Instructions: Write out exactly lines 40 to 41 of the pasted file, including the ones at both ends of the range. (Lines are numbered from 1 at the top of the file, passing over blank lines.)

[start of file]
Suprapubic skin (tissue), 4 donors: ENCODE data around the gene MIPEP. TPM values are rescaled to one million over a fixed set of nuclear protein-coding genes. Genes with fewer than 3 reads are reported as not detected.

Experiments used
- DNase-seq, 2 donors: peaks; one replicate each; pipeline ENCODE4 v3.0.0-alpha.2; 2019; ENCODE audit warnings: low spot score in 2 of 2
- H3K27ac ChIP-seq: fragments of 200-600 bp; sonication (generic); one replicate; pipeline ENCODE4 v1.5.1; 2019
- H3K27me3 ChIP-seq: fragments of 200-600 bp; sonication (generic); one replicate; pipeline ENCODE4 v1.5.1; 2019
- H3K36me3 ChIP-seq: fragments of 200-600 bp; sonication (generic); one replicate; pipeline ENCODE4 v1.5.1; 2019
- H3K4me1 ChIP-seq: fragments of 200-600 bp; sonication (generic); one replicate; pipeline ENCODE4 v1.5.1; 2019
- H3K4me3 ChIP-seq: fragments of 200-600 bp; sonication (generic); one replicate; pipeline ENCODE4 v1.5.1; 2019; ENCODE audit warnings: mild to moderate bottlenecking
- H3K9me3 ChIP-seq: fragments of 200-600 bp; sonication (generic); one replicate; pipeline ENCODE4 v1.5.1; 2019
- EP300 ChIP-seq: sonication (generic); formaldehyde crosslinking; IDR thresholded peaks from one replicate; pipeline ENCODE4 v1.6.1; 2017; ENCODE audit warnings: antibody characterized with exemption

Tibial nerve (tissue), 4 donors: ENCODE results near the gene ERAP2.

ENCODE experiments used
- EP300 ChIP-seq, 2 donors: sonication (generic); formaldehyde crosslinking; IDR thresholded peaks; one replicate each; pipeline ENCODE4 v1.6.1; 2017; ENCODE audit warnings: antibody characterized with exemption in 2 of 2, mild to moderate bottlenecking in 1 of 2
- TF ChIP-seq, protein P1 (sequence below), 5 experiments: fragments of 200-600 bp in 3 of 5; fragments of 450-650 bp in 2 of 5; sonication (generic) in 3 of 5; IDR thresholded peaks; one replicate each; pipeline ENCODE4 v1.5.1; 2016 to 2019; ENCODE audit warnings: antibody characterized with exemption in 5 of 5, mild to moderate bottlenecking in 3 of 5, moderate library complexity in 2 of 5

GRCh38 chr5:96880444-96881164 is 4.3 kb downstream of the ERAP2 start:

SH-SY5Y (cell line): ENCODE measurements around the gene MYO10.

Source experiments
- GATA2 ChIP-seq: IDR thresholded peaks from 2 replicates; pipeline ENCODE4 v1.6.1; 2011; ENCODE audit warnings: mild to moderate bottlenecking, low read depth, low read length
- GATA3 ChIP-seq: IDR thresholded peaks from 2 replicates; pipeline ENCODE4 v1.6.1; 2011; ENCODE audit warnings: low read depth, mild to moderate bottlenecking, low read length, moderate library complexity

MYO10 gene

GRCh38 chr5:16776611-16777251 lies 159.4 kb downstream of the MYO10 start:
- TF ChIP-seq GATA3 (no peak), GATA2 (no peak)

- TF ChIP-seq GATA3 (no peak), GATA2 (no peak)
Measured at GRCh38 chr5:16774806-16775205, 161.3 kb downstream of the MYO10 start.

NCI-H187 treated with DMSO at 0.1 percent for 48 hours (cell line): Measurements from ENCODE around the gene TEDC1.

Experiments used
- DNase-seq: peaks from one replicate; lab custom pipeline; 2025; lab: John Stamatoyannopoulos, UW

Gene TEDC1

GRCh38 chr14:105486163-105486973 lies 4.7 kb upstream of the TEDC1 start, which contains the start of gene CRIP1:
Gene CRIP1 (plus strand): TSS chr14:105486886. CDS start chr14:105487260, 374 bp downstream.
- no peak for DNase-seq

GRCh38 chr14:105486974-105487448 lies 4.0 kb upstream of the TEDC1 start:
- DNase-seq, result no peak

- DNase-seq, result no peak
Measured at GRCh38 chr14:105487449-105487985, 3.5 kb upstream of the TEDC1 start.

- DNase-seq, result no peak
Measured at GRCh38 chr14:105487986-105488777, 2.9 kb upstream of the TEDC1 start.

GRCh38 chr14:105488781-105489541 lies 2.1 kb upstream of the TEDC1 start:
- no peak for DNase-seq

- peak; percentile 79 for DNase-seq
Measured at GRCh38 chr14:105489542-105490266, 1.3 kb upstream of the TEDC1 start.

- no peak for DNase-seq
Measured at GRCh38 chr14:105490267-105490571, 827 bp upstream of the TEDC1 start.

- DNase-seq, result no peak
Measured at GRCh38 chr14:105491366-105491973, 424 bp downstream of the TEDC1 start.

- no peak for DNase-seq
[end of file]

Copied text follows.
- peak; percentile 79 for DNase-seq
Measured at GRCh38 chr14:105489542-105490266, 1.3 kb upstream of the TEDC1 start.